If you’re just starting, you probably would want to use IQ. It’s definitely more limiting than either of the other two options, but it is easier to mess around with and is great just as a hobby. I personally would recommend the V5 system, as there are many things you can do with it. Also, the robots you can make with V5 are much more rewarding. For instance, you could make a lift taller than yourself that doesn’t take forever. I would not recommend Cortex Gen at all, seeing as they aren’t releasing anything else for it. Also, the motors are weak, the battery life is terrible, and the controller disconnects a lot. Hope this helps.
If it is just for fun, not for competition, then it would depend on what tools you have available.
If you have wrenches, hammer, table vice, hacksaw, and other basics, you can make just about anything with V4, and a lot of teams will be ditching their electronics cheap.
If you don’t have any sort of facilities and tools to work with metal beyond putting two pieces together, I would choose IQ. It is easier to hit the ground running as far as the hardware construction goes, and they have a lot of flexibility without requiring any tools.
As @Robo_Eng_13 said while EDR (V4 or V5, preferably V5) have so many more possibilities you would be limited by the hardware you have and/or are willing to get. V5 also has much more support for programming from what I understand.
IQ would probably be the most bang for your buck, but you are really limited once you get to a certain point. If you want to go deep into a robotics hobby do EDR, but if you want to skim the surface a little bit IQ would be the place for you.
Most of it depends on budget. IQ can suit most any budget, but if you have a larger budget (~2000$) definitely go for EDR.
Regarding my recommendation for V4 over V5. he hardware is for the most part the same (EDR build system), just the electronics and software are different. Right now, VEX is still struggling to deliver V5 to competition teams and classrooms, and the cost is going to be much higher than some of the Cortex systems that will be available now that the Trade In period is over. Cortex is not perfect (nothing VEX makes is) but it is low barrier to entry, and sufficient to get traction.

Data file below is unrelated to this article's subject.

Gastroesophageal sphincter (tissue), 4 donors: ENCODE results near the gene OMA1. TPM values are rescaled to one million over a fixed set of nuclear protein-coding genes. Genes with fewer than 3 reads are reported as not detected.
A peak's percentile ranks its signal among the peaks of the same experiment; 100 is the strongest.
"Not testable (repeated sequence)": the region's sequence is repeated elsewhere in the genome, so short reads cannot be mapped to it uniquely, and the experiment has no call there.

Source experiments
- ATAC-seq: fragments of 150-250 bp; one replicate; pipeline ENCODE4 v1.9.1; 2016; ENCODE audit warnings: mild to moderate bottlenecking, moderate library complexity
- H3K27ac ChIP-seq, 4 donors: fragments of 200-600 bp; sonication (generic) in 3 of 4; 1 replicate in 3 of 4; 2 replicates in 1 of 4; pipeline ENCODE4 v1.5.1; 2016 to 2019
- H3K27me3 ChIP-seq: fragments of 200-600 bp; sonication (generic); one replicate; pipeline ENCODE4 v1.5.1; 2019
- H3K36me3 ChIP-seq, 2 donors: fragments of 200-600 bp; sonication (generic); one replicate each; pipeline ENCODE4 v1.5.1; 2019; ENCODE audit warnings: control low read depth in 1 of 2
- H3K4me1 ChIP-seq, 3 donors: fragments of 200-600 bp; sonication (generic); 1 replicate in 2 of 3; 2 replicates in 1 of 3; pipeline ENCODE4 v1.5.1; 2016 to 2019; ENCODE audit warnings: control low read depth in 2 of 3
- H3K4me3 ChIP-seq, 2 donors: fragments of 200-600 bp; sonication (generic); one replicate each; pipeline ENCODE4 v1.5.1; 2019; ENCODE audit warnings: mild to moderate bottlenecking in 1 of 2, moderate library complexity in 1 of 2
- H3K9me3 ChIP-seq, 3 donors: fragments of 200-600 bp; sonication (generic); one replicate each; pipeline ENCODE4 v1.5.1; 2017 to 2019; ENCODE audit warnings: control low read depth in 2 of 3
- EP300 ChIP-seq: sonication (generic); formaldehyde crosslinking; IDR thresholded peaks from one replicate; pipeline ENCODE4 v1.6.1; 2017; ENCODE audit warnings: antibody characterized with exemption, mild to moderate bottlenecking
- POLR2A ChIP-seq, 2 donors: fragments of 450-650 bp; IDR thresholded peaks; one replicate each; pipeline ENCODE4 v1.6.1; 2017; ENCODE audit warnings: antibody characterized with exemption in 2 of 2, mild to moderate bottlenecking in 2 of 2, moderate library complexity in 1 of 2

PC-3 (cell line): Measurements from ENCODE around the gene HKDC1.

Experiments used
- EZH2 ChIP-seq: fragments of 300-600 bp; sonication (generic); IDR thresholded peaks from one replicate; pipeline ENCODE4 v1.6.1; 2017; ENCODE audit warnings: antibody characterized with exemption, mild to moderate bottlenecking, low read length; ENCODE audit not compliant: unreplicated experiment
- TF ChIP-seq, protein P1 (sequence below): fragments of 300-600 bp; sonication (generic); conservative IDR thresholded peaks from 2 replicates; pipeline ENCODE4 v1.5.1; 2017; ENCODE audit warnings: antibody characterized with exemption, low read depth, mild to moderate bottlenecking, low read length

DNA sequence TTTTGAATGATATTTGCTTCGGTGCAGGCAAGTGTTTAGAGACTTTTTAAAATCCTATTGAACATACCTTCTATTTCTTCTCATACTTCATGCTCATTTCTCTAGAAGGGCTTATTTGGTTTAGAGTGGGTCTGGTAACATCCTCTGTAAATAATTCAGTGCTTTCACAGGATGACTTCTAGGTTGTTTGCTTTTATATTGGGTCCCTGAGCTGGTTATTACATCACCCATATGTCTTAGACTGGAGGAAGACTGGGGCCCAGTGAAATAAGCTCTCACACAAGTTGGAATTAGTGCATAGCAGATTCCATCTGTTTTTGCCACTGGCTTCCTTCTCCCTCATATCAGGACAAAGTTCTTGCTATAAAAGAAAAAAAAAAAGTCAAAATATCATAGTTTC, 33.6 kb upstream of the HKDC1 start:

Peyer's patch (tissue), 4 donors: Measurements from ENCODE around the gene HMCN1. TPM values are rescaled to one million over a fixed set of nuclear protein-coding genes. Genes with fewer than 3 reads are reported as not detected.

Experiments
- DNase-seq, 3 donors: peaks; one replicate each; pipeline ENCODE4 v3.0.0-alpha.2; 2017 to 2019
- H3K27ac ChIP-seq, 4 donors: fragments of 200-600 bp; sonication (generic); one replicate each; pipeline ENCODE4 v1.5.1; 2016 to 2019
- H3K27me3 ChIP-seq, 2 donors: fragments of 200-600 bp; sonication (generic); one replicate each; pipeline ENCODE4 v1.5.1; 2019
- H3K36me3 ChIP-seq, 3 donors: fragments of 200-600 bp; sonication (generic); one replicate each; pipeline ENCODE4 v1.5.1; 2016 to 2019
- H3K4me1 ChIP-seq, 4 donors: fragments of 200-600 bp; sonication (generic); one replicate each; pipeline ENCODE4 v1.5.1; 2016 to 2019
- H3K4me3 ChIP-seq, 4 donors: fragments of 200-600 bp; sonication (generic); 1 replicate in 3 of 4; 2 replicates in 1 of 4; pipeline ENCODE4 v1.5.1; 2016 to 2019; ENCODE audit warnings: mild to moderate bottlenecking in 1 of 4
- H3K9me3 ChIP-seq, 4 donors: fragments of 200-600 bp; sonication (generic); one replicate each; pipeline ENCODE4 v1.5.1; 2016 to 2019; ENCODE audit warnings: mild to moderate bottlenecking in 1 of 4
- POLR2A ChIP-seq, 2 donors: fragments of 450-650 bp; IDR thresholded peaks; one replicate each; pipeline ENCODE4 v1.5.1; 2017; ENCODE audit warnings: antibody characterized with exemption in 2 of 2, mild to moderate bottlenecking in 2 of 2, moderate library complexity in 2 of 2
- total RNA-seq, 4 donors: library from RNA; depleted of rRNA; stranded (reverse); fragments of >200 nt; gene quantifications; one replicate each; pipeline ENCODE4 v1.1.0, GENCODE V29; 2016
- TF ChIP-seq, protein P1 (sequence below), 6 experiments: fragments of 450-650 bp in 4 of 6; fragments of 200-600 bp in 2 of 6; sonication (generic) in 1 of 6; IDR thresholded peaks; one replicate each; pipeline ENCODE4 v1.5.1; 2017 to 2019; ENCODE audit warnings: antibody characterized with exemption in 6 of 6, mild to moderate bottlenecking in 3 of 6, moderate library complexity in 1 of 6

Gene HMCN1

If you end up wanting to get into more complex and advanced robotics, but not compete in VRC or VEX U, you are much better off finding other solutions. Raspberry Pi, Beagle Bone, Arduino, and other microcontollers and computers have enormous capabilities and huge communities that can help you make progress. And they can be applied to the EDR build system, or to completely custom hardware.
Ah yes, I honestly completely forgot about the whole “ships in eight weeks” ordeal.
I’d put a "Wanted Cortex System (Cortex, joystick, VEX Net Keys) and 12 motors with controllers) on here and see what you get. If you are just messing around, the Cortex is the way to go. With the trade program gone, teams are looking at the Cortex and motors as being useless for what they are doing, you may get a deal on them.
You can then get metal parts and build what you want.
The older style motors are two wire and the 3 wire motor controllers are pretty simple so any other motor controllers will drive them with Raspberry Pi, Arduino, etc. So while they are not “competition quality” you just want to learn something.
Barring that, I’d buy the IQ Classroom kit (since they sadly don’t sell the starter kit) and build with that. My VRC teams use VIQ to prototype stuff with, and I build stuff all the time to mess around. It’s cheap, it’s easy, it’s fun, you can program it a blockly or the much beloved RobotC (text).
VEXIQ will be $375 with shipping, your metal cost should be in the $700 range if you get a deal on the cortex and motors.
If you decide to go VEXIQ you can always pack it back up and donate it to your local library. Or buy the kit for the library and help them run classes on it . Either way it can be a tax deduction as a donation. Or ship it to me, I’ll pay 50% of the original cost, I’m always looking for ways to help teams.
This might be close to heresy on this forum, but if you’re looking for a small robotics kit to play around with, and not interested in competitions, you should also consider LEGO Mindstorms. The current-gen kits are similar in price to IQ kits, but older control systems are pretty cheap on eBay nowadays, as little as $50-70 for a good-condition used kit if you’re willing to go with the first-gen RCX brick (which is my favorite anyway).
E-bay and your local Goodwill and it’s Yard Sale Season! I have a huge supply of Lego that get played with for less than $100. They work for smaller fingers that can’t manage the pins in VEXIQ.
I was considering it but the current gen kit which as you said is similar in price to IQ seemed less capable. Fewer sensors and less input/output capability. I assumed since it was the newest that it was the best Lego had to offer and hadn’t really considered an older kit. I like that VEX gives me room to grow though with EDR and even PRO should I want to.
I’m leaning towards IQ at least to start because I feel like it will give me the most variety out of the box plus my younger brother just finished 6th grade so if nothing else when I’m done he should be able to get some more use out of it. If I plan on moving to EDR, should I spend as little on IQ as possible or do you all think that one of the add on kits adds enough to meaningfully extend the abilities / use of the kit. @Foster @holbrook